Significant Eric Ravilious painting of Beachy Head comes to Eastbourne

A wartime artist's striking painting of Beachy Head is to go on display at the Towner Art Gallery.

Thursday, 25th January 2018, 2:50 pm
Updated Friday, 8th June 2018, 12:21 am
The iconic painting by Eric Ravilious

Beachy Head by Eric Ravilious had been in private hands since its making and only rarely shown –but now it has been added to the gallery’s permanent collection.

This has been made possible at no cost to the local authority thanks to support from Art Fund, the National Heritage Memorial Fund (NHMF), the Arts Council England/Victoria and Albert Museum Purchase Grant Fund, The Monument Trust and Eastbourne Arts Circle.

Arguably the artist’s most important peace time nocturne, Beachy Head, 1939, is an iconic Ravilious watercolour.

It depicts the downland hills and white chalk cliffs of Beachy Head, the world famous landmark which is one of the most striking features of the Sussex coastline.

The painting shows the cliff in the year of the outbreak of the Second World War, shortly before it was to be altered by the barbed wire military defences erected to secure the cliff from enemy invasion.

Alan Powers describes Beachy Head as one of Ravilious’ ‘most perfect compositions, uncluttered by objects or detail’.

Speaking about the acquisition, Towner’s head of collections Sara Cooper said, “We are absolutely delighted to have acquired Beachy Head for our Collection.

“Like many galleries, our acquisitions budget is becoming increasingly small and we are therefore incredibly grateful for the existence and support of organisations like Art Fund, the National Heritage Memorial Fund, the Arts Council England/Victoria and Albert Museum Purchase Grant Fund, The Monument Trust and Eastbourne Arts Circle who make the purchase of major works such as Beachy Head a possibility for us.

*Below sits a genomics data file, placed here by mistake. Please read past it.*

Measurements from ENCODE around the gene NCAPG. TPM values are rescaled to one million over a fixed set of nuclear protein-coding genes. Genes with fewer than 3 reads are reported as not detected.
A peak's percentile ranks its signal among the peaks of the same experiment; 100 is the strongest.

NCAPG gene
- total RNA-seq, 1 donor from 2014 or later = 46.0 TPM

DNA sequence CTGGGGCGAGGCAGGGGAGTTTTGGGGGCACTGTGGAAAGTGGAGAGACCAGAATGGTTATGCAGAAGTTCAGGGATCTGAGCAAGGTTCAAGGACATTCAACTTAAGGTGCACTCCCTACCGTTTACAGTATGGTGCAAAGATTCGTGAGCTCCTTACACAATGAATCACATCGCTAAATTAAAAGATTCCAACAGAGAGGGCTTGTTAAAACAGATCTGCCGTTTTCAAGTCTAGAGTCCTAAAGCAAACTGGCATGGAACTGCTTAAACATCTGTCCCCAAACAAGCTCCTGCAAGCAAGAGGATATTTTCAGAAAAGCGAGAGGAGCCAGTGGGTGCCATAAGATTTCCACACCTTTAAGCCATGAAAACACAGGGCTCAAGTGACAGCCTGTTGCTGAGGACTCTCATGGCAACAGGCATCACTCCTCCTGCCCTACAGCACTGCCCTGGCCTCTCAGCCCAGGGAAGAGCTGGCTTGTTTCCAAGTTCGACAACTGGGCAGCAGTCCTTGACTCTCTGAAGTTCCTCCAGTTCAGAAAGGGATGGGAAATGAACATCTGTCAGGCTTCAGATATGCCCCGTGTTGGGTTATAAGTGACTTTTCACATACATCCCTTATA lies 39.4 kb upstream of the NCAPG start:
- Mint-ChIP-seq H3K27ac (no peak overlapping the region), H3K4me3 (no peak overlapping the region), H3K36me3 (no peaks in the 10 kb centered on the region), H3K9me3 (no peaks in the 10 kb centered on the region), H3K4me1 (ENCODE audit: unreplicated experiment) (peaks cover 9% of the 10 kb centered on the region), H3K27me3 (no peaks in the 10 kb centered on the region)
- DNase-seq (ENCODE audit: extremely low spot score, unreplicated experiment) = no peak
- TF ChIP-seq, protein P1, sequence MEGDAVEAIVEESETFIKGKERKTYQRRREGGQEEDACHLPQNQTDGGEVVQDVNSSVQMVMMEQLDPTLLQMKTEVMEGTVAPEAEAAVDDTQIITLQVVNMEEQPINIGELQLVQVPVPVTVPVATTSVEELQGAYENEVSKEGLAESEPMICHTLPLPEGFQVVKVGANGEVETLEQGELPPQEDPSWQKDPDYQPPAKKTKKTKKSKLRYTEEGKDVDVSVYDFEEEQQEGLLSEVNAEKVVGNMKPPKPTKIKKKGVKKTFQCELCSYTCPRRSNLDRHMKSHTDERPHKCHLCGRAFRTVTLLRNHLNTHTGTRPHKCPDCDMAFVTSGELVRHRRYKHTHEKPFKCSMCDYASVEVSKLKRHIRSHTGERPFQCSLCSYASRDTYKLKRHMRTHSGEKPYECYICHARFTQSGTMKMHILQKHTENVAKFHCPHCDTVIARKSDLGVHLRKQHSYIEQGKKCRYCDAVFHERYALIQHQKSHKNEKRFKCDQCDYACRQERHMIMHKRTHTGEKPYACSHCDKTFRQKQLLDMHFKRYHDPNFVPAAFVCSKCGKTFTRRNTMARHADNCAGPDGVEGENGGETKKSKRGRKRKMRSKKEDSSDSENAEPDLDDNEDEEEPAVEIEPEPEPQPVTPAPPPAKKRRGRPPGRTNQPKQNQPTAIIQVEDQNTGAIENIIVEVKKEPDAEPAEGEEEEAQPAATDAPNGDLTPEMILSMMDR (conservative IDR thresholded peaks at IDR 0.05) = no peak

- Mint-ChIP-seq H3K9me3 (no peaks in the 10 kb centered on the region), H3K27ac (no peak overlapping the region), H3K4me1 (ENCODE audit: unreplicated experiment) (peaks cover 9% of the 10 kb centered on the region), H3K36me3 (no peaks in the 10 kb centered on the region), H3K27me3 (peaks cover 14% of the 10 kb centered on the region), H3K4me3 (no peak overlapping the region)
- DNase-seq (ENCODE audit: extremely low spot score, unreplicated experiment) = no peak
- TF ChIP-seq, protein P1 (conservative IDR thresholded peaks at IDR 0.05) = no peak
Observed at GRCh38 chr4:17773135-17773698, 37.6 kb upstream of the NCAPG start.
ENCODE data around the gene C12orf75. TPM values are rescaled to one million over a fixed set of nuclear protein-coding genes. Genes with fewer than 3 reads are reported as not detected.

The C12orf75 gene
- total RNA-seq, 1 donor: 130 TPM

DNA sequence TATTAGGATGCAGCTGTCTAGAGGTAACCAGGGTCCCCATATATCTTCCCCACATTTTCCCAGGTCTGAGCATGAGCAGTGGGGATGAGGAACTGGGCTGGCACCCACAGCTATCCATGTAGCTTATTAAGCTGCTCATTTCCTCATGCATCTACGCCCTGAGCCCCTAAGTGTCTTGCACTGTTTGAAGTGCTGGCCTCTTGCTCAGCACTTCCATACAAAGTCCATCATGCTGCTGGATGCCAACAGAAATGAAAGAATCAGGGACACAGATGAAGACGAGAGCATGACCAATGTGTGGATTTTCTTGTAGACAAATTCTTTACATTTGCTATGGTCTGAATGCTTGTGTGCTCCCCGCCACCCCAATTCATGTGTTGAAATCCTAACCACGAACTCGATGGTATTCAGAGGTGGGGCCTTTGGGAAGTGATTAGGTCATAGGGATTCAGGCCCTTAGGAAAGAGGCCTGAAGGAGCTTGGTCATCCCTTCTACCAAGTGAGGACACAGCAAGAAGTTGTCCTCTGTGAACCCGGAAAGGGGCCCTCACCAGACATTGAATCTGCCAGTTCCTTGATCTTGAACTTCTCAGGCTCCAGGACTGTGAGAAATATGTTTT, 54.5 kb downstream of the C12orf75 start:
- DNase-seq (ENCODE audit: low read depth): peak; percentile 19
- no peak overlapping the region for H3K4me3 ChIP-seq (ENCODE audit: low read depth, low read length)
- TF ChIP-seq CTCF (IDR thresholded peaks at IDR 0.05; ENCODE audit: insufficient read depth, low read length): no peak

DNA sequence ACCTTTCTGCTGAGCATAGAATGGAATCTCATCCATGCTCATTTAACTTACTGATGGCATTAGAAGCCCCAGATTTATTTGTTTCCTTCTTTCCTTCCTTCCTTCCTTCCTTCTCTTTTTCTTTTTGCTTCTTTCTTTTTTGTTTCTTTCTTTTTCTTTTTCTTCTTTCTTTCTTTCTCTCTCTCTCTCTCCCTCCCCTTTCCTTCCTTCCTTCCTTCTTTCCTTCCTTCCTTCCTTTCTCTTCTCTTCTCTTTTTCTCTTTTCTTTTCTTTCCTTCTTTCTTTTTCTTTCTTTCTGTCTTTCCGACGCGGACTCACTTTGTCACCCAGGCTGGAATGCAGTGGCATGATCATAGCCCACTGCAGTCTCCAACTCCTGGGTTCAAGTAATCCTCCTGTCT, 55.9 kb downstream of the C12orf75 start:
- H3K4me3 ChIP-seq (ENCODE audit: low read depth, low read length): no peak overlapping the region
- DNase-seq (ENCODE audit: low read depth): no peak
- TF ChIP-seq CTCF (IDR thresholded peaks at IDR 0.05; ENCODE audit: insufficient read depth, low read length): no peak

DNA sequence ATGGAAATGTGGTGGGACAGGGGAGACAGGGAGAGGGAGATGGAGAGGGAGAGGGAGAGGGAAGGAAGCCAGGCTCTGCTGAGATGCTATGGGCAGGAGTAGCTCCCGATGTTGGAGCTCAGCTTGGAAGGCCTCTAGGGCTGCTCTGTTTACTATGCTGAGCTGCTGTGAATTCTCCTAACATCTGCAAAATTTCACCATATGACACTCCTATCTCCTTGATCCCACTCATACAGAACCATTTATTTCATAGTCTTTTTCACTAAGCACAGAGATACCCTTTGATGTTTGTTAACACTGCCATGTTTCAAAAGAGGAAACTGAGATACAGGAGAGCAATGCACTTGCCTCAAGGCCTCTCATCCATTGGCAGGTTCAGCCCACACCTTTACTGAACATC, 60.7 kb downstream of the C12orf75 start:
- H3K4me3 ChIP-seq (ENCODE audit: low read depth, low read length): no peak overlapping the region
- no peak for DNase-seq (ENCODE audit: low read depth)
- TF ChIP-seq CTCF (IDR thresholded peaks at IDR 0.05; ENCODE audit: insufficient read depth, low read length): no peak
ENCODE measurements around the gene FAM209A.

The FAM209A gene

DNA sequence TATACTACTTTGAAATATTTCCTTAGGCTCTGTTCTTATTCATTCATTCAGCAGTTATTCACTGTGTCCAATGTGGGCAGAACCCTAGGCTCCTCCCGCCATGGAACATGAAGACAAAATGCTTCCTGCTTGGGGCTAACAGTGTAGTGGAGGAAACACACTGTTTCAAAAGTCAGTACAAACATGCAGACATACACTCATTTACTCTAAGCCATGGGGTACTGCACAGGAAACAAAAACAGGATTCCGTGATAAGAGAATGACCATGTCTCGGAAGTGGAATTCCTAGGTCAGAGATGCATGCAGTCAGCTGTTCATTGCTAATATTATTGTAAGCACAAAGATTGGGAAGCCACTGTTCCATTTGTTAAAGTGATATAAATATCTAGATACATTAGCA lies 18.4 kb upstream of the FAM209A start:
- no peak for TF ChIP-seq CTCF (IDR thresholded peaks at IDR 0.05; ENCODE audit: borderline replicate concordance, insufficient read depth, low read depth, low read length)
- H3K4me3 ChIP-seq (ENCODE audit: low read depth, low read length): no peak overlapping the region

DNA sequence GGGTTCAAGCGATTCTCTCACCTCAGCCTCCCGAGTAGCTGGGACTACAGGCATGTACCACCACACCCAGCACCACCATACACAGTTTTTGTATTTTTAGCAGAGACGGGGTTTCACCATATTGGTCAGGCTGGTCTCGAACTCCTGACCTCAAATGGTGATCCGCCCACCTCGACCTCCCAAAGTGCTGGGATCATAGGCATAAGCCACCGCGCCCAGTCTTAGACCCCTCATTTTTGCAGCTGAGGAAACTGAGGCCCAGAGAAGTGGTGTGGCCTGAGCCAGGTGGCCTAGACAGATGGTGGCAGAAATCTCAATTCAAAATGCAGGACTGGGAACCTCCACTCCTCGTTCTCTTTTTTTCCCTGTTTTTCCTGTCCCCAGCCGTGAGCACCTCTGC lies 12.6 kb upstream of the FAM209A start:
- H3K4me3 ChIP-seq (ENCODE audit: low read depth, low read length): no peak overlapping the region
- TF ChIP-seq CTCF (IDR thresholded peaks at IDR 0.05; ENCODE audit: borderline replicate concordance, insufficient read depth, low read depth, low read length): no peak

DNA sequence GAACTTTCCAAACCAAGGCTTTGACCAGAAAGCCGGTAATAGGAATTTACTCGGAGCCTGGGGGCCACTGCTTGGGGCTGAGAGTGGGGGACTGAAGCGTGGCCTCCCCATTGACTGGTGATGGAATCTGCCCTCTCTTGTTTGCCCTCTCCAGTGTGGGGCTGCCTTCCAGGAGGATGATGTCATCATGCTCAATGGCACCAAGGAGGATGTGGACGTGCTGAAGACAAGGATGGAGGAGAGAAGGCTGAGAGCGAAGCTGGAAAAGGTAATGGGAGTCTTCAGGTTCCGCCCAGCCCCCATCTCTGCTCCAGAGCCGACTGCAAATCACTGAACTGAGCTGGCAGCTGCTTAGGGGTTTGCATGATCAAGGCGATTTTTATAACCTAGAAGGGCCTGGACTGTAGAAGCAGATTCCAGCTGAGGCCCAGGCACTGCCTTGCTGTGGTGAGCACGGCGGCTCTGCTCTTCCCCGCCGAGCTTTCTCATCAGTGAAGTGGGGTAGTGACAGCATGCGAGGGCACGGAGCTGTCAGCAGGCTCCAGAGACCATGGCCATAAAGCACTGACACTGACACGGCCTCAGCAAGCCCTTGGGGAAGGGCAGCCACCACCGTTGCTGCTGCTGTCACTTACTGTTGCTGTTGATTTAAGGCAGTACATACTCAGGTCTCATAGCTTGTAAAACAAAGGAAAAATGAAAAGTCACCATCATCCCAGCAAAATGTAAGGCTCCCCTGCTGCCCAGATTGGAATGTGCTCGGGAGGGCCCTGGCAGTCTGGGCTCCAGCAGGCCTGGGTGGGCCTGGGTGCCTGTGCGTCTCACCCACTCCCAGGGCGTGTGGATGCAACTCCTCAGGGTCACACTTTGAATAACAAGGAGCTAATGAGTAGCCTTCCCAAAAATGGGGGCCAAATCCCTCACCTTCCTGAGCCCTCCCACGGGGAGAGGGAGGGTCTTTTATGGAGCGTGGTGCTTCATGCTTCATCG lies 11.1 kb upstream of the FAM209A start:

“This acquisition will enable Towner to reaffirm the connection between Ravilious and the Eastbourne area which he so loved and returned to paint again and again.”

Born in London, Ravilious was a painter, designer, book illustrator and wood engraver. He moved to Eastbourne with his parents at a young age and went on to study at the Eastbourne School of Art, where his early talent was recognised.

He was awarded a place in the Design School at the Royal College of Art (RCA), where he studied under Paul Nash, and met fellow students with whom he would form lasting personal and professional relationships, including Edward Bawden, Douglas Percy Bliss, Barnett Freedman, Helen Binyon, Enid Marx and Peggy Angus.

Ravilious was appointed an official war artist in World War II and received a commission as a Captain in the Royal Marines. He was killed in 1942 at the age of 39 while accompanying a Royal Air Force air sea rescue mission off Iceland that failed to return to its base.

Viewed by many as the home of Ravilious, Towner holds one of the largest and most significant public collections of works by the much loved and respected Sussex artist.

The first acquisitions of Ravilious’ work for the gallery’s collection were made in 1936, while the artist was still alive, and Towner has continued to acquire his work ever since, assisted by generous loans and gifts as well as purchases.

Stephen Deuchar, Director, Art Fund said, “We admire Towner’s ongoing and ambitious development of its arts collections, and this latest acquisition is a work of great beauty and importance, which will be surely be loved and admired by the gallery’s audiences. Art Fund was happy to help.”

Sir Peter Luff, Chair of NHMF, said, “Eric Ravilious is one of the 20th Century’s most important artists. His role as a Second World War artist cost him his life when he was killed in action in 1942, but also, poignantly, introduced his work to new audiences.

“Beachy Head is probably Ravilious’s most famous work, a fine demonstration of his distinctive style. Saving this fine, evocative picture for the nation is a fitting tribute to Ravilious and to all those who have died protecting our nation – which is precisely what the National Heritage Memorial Fund exists to do.”